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Cleveland Peacemakers Alliance working to prevent, interrupt violence

Lately, they've been seeing much younger people as both perpetrators and victims of gun violence in Cleveland.

CLEVELAND — The city of Cleveland is getting to work to stop the gun violence in our community.

Tuesday, the city announced that it had received $1.75 million from The Ohio Violent Crime Reduction Grants Program.

There are 17 members of the Cleveland Peacemakers Alliance (CPA). 

They are in neighborhoods considered "hotspots" for violence daily, working to prevent gun violence and when it does happen, to try and prevent retaliation.

"Our goal is to basically take those who have the potential to cause gun violence, we want you to put the gun down and pick up something else, some type of skill, some type of employment," says Vince Evans with the Cleveland Peacemakers Alliance.

The Peacemakers are out in the community talking, connecting people to mentorship and giving resources when wanted.

They have a team who deploys to shooting scenes to see what people's immediate needs are. They're also at the hospital with families to calm tensions and be a point person for the family as a gun violence victim recovers.

"The goal is to help them get what they need before they leave the hospital. The same thing we're doing out here, they're doing it in the hospital. Do you need a mentor, do you need a resume made? While we're laying here, let's fill out some job applications," Evans adds.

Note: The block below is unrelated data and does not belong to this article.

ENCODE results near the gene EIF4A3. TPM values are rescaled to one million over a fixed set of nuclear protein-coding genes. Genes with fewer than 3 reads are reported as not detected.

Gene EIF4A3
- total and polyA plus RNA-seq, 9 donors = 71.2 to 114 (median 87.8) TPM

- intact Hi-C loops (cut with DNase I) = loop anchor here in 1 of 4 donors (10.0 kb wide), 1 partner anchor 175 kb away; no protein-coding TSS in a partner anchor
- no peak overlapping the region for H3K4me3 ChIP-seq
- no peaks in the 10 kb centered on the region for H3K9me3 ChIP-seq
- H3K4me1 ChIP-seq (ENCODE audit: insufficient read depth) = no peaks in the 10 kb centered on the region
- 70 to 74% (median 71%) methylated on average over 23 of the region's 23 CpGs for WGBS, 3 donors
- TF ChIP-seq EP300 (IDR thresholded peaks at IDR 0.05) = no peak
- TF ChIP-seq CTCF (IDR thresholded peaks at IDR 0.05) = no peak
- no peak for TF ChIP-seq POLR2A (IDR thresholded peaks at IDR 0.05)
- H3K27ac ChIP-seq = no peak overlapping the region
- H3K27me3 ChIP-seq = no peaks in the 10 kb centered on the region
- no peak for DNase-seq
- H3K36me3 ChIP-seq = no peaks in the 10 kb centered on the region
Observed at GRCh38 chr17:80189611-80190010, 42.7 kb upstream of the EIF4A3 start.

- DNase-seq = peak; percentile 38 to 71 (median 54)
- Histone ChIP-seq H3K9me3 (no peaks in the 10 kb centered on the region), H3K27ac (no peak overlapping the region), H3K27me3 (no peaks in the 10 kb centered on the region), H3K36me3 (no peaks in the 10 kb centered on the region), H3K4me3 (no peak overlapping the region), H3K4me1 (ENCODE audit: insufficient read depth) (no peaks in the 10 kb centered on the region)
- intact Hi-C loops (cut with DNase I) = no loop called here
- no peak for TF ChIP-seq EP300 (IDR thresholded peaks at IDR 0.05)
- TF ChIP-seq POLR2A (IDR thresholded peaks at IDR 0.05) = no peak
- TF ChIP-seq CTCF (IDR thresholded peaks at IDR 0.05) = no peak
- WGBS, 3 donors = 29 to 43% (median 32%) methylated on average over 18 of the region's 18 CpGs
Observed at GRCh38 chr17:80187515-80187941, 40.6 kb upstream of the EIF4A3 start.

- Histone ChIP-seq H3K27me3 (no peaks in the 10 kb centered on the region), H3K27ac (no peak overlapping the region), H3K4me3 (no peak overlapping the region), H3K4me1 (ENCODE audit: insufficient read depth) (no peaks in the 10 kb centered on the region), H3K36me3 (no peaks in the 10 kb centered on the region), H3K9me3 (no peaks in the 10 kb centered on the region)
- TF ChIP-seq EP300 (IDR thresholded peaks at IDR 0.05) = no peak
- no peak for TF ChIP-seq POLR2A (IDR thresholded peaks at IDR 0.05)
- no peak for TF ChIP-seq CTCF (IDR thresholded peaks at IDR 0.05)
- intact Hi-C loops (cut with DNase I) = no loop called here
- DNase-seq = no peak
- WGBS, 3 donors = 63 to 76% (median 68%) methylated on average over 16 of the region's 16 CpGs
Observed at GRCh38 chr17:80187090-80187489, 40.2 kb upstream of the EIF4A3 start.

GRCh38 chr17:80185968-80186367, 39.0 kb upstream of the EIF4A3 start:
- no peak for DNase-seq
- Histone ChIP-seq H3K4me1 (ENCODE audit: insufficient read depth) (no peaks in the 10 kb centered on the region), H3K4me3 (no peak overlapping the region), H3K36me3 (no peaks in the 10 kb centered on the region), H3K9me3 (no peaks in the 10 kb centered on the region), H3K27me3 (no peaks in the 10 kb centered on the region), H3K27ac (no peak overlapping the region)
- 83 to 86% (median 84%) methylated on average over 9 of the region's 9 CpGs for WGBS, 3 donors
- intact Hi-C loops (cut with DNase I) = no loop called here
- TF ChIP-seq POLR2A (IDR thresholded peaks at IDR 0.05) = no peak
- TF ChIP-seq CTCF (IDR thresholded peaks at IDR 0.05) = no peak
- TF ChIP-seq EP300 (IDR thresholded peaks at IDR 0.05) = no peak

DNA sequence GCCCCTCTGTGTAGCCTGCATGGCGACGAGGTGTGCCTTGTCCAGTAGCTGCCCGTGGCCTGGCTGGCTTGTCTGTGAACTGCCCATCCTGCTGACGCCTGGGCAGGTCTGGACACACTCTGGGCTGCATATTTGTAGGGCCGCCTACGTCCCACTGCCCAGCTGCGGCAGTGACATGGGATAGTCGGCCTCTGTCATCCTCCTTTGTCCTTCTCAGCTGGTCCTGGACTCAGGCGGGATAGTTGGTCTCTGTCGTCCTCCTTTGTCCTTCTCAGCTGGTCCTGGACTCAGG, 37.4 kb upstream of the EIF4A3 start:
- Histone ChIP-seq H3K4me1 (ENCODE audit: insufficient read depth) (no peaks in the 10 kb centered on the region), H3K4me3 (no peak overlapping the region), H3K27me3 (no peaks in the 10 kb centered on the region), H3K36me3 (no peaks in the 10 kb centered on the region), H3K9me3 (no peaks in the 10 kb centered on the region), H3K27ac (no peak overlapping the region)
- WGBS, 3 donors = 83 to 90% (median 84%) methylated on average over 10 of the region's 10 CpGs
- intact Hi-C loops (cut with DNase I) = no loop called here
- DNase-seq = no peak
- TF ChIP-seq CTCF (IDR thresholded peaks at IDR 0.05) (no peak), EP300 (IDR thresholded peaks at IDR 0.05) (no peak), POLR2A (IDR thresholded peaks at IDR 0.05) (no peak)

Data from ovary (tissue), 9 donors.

Evans is out advocating after turning his own life around under the guidance of CPA Executive Director Myesha Watkins, who has seen a shift in the victims they work with.

"The most concerning thing now is that the victims and the perpetrators are young people," Watkins notes. "Where before violence would have an age gap, right now our young people ages 10 to 18 are victims and perpetrators of gun violence."

Evans wants to turn people's lives, and ways of thinking, around.

For him, the question isn't 'who would you die for?' It's 'who do you live for?'

"You have nothing to die for and everything to live for, so we get rid of this death-sustaining language and death-sustaining mentality and replace it with life affirming," he says.

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